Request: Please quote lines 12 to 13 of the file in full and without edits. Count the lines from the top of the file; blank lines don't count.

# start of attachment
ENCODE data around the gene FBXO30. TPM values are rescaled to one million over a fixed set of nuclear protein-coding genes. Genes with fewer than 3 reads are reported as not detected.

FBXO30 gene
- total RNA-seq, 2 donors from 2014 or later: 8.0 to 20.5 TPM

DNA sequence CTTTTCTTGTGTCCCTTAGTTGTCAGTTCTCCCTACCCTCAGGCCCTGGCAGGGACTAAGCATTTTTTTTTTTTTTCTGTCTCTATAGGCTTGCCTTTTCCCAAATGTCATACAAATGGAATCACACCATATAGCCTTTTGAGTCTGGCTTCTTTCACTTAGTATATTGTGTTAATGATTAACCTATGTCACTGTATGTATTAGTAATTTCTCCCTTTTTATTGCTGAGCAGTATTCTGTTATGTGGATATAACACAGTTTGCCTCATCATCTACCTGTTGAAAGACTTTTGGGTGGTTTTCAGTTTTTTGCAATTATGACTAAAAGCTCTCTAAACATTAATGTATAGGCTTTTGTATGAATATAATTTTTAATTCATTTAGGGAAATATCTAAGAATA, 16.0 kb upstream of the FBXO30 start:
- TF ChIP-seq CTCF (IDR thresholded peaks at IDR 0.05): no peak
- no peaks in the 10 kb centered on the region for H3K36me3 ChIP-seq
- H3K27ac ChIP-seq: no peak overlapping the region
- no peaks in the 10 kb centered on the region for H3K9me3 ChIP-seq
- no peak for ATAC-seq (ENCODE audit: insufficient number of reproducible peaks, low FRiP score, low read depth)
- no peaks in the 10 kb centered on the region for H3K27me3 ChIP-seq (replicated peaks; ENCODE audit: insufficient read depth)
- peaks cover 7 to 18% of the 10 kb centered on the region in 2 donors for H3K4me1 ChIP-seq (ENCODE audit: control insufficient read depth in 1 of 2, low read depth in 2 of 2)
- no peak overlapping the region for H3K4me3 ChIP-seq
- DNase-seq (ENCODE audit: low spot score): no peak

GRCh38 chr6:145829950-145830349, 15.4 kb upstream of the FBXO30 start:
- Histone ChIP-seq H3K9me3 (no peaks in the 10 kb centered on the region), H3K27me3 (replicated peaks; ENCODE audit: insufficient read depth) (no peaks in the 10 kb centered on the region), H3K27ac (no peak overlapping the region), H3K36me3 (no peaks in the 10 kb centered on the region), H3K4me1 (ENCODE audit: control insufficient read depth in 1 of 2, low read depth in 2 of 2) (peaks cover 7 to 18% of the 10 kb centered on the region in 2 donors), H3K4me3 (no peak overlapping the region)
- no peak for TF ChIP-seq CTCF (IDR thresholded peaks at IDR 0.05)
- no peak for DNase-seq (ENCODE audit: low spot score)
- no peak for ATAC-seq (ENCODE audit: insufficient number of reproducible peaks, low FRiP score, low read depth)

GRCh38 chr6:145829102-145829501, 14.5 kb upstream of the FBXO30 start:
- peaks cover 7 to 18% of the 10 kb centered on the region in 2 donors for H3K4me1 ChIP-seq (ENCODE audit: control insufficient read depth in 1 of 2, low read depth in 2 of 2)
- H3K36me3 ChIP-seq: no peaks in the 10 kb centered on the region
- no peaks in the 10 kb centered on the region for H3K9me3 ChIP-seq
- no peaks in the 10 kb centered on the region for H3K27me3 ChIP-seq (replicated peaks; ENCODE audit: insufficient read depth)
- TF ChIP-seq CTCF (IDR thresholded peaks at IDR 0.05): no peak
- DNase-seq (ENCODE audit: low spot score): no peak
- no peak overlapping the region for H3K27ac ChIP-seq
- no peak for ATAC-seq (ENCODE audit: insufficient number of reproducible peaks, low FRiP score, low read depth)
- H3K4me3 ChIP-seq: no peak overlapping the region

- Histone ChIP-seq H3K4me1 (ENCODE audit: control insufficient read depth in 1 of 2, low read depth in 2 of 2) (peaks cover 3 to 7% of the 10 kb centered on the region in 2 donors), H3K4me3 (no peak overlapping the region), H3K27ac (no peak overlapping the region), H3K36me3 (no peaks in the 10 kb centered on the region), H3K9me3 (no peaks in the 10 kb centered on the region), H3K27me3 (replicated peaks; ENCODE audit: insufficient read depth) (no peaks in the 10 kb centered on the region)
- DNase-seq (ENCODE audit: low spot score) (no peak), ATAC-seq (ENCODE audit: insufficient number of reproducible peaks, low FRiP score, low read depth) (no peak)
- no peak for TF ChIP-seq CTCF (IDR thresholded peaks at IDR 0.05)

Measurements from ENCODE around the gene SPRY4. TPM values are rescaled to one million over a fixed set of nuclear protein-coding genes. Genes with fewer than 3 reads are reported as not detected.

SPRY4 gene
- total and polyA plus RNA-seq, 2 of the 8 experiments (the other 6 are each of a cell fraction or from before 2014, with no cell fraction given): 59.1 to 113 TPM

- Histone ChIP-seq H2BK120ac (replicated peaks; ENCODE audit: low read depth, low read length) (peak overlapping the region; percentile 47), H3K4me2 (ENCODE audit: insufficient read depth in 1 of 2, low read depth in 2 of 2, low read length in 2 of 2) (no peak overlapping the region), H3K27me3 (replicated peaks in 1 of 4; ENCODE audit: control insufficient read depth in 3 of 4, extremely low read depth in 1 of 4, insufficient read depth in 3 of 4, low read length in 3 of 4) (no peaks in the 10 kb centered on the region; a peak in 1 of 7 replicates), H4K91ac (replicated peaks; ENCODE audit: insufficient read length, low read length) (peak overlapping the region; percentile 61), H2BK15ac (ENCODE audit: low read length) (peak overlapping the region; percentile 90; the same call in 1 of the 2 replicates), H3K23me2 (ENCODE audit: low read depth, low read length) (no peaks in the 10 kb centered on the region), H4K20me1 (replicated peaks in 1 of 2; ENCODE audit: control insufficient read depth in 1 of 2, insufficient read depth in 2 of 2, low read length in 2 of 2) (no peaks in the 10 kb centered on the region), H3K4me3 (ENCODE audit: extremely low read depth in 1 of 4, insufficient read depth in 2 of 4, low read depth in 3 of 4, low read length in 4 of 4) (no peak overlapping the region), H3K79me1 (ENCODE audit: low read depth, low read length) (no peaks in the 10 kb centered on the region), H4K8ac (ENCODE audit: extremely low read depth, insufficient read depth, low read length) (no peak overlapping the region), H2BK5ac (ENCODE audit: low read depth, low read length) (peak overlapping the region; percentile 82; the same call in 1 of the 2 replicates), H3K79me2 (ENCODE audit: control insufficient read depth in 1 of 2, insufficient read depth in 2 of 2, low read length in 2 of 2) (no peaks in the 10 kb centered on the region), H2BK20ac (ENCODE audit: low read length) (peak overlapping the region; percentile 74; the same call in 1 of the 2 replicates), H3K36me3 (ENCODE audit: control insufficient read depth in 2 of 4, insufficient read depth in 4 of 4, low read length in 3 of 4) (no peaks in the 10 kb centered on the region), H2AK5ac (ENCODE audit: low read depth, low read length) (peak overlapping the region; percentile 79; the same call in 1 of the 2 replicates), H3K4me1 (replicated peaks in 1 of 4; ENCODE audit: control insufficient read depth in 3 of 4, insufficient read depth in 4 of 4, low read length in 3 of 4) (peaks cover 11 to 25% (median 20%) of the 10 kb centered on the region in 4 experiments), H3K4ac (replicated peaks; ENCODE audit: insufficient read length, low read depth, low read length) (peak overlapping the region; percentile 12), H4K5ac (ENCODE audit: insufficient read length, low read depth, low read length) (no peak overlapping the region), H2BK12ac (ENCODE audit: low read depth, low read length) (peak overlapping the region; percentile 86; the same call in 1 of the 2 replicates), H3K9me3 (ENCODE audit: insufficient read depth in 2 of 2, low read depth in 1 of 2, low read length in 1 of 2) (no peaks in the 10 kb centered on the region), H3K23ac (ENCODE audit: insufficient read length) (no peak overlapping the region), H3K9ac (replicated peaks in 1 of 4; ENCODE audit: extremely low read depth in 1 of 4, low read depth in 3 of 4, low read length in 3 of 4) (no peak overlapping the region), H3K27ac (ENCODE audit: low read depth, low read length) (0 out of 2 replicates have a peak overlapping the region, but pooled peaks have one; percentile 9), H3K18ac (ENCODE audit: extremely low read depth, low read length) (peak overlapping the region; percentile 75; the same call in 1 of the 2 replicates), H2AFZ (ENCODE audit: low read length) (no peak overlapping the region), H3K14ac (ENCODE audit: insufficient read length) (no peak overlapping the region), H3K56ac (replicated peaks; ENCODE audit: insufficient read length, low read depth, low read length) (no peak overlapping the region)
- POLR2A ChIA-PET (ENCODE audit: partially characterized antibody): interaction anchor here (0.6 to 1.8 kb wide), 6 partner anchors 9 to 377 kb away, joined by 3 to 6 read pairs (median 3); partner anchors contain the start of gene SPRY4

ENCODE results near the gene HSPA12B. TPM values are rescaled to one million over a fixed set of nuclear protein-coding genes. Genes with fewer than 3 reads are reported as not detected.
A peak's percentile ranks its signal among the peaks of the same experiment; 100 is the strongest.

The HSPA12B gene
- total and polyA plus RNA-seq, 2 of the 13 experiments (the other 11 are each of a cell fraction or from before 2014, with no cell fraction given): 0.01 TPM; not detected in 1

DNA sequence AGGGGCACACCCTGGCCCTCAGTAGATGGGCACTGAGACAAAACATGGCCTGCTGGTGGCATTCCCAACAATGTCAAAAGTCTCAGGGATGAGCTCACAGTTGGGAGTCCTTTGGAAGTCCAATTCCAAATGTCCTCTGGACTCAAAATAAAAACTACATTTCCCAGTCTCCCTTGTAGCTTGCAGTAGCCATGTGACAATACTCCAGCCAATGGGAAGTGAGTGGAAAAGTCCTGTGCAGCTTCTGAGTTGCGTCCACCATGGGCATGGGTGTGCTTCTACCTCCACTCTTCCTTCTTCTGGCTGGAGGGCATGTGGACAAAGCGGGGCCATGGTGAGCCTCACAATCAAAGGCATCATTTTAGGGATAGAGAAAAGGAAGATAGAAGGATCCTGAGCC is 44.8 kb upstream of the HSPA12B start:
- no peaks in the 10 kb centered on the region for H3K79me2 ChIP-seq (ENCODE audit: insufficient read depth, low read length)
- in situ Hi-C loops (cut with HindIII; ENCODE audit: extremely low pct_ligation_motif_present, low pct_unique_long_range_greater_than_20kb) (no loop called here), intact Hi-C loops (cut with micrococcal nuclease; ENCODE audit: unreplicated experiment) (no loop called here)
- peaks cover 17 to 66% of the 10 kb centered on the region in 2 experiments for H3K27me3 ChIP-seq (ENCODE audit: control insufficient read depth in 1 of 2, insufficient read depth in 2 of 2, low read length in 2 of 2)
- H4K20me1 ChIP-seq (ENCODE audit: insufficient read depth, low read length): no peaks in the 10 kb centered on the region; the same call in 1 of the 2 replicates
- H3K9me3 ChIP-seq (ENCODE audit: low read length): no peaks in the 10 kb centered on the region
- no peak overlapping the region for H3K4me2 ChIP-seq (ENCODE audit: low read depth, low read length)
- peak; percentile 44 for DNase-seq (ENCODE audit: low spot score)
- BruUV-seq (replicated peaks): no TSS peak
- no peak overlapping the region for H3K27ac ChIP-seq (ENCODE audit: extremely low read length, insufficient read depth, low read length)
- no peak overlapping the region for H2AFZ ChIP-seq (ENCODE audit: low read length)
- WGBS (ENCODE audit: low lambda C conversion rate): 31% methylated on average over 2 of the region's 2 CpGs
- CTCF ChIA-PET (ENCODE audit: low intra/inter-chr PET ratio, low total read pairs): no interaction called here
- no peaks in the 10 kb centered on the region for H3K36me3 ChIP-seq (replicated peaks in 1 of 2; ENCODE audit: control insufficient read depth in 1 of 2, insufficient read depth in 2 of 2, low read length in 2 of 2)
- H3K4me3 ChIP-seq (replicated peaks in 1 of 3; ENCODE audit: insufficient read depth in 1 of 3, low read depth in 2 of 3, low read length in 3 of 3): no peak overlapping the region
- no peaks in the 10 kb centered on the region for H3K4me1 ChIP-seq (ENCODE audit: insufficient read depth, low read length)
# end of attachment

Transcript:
- no peak overlapping the region for H3K4me3 ChIP-seq
- DNase-seq (ENCODE audit: low spot score): no peak